Are you embracing feeling like a tourist or trying to be more like a local?
Both. Obviously I want to do some of the “tourist” things, like visit the Leaning Tower of Pisa, but I also want to live like as much of a local as I can. I always ask the hostel staff or my AirBnb host for personal recommendations of places to go for food or coffee, as well as for the coolest areas of their city to explore. I’ve also loved free walking tours in some of the cities I’ve been in, because you get a feel for the history and the neighborhoods, which has helped me know where to explore further on my own.
What about your phone and laptop?
Another great question. For my laptop, all I need is wifi and I am good to go to get some work done or watch a movie on Netflix (no Hulu in Europe, unfortunately). When it comes to a cell phone, many people travel without international plans by either connecting to wifi whenever possible or purchasing a European SIM card once abroad, which usually costs around $30/month for a certain number of GB of data. I did a lot of research on this before leaving, and decided to switch to T-Mobile about a year ago for their ONE Unlimited plan that includes international features. This plan, which only costs me $70/month, includes unlimited text and data internationally (up to 3G speeds), and non-wifi calls cost $0.20/minute. It's definitely a slower connection than back home, but it works great! I can use GoogleMaps at anytime, which is really the biggest selling point when exploring a new city, or even scroll through social media. It's been amazing and so easy!
What about travel restrictions?
Every part of the world has their own regulations for tourists, so be sure to do your research before embarking on a trip like this. For example, the UK allows tourists to be there for up to 6 months without a visa, whereas the rest of the Schengen area only allows tourists to travel for 90 days in a 180 day period. It's also a good idea, though not always necessary, to have proof of a return flight and bank funds when going abroad. In my case, when I landed in London they didn't ask for either, but I figured it was better to be safe than sorry. It's also a good idea to obtain an International Driving Permit before your trip if you plan on renting a car, because, again while not necessary, it can make renting a car much easier.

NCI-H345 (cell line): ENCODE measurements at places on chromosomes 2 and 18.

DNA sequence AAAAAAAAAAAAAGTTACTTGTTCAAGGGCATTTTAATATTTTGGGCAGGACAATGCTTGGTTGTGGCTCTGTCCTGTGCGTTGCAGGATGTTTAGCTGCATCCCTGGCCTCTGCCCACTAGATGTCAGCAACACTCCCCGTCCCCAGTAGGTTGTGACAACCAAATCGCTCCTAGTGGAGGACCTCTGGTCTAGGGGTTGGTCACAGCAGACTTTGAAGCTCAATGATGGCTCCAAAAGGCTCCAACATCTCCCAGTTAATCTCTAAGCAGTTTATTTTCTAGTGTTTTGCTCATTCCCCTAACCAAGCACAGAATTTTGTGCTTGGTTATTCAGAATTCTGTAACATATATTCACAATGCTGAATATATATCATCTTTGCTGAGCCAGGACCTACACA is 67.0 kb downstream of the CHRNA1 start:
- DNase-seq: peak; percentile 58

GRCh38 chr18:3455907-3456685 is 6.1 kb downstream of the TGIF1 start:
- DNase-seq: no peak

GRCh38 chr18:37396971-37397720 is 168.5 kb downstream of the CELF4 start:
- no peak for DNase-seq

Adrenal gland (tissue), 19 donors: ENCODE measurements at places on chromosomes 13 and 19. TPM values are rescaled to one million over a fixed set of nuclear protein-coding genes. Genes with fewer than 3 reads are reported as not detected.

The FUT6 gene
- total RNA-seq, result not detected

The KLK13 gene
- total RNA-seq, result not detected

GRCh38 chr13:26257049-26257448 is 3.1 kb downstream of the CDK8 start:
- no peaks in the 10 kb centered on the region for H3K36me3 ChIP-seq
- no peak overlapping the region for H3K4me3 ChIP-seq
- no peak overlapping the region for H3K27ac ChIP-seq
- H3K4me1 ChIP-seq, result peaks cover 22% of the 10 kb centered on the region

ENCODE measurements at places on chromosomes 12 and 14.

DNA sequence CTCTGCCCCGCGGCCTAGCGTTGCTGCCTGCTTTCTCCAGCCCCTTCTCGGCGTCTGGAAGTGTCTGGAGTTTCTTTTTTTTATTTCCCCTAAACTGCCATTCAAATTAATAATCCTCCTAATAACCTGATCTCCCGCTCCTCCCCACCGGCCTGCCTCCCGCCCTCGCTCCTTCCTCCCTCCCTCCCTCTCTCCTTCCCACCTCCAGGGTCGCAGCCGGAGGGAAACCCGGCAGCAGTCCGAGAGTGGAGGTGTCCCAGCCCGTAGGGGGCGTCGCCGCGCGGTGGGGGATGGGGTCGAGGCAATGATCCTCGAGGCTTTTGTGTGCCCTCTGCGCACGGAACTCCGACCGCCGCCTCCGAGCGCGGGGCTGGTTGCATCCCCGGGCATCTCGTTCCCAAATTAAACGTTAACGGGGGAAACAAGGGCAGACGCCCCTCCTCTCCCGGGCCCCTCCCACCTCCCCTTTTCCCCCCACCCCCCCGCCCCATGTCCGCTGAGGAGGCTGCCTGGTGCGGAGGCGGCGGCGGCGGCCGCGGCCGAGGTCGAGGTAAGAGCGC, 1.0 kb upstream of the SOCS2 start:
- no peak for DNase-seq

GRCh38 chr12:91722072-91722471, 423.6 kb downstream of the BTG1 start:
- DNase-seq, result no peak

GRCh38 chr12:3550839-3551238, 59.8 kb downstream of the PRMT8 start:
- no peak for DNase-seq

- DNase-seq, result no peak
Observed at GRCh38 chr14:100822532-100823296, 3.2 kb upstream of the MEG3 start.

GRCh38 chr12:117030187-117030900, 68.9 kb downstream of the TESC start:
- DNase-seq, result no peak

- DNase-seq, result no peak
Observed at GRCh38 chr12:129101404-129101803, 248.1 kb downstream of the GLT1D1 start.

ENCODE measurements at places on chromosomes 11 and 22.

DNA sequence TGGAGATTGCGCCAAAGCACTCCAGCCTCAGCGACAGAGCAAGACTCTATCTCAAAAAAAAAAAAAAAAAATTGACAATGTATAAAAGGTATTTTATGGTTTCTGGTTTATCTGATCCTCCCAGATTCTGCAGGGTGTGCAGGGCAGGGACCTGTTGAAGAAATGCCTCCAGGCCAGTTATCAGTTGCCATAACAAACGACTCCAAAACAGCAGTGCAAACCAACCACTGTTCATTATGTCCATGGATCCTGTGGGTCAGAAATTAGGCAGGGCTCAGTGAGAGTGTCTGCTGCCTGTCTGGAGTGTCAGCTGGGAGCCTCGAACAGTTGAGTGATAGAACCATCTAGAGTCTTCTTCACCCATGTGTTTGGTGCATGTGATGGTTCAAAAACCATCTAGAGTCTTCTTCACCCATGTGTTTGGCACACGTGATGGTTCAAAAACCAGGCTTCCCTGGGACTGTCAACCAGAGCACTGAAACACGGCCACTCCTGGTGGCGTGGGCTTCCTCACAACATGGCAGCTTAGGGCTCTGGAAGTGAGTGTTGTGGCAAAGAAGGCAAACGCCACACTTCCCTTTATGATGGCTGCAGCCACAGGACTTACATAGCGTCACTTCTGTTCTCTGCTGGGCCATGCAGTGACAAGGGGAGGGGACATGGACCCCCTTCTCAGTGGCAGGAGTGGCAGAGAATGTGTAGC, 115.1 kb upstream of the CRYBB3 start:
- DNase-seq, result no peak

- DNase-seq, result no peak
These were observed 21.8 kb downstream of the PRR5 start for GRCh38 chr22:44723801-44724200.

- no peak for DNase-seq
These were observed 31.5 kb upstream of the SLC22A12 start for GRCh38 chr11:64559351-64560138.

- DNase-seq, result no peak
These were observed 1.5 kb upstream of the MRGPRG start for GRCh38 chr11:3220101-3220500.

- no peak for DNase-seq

How do you Go with the Flow?
You absolutely have to willing to go with the flow on a trip like this, because things will never go exactly the way you want or have planned for them to. I’m a planner by nature, and this trip has taught me the importance and freedom that come with learning to be flexible and go with the flow. I’ve had more than a few transportation hiccups in my trip so far (hello french transit strikes!), but in those moments I just remind myself that there’s not really anything I can do, so I stick it out and make the best of it, whether that means making new friends who are in the same situation or sticking my nose in a book for a few extra hours. I’ve also woken up many mornings with absolutely no plan for the day, and while that may have caused me some anxiety in the past, it has made me appreciate the freedom that plan-less days can bring. I can just wander the city streets or make plans as the hours pass, and I’ve truthfully almost always had the best time on those days when I had no plan going in.
I hope that this post has answered some of the questions you may have about traveling, especially solo and/or as a woman. I hope that you are able to follow those crazy dreams in your heart like I have, and that you get to see more of the world than you ever thought possible.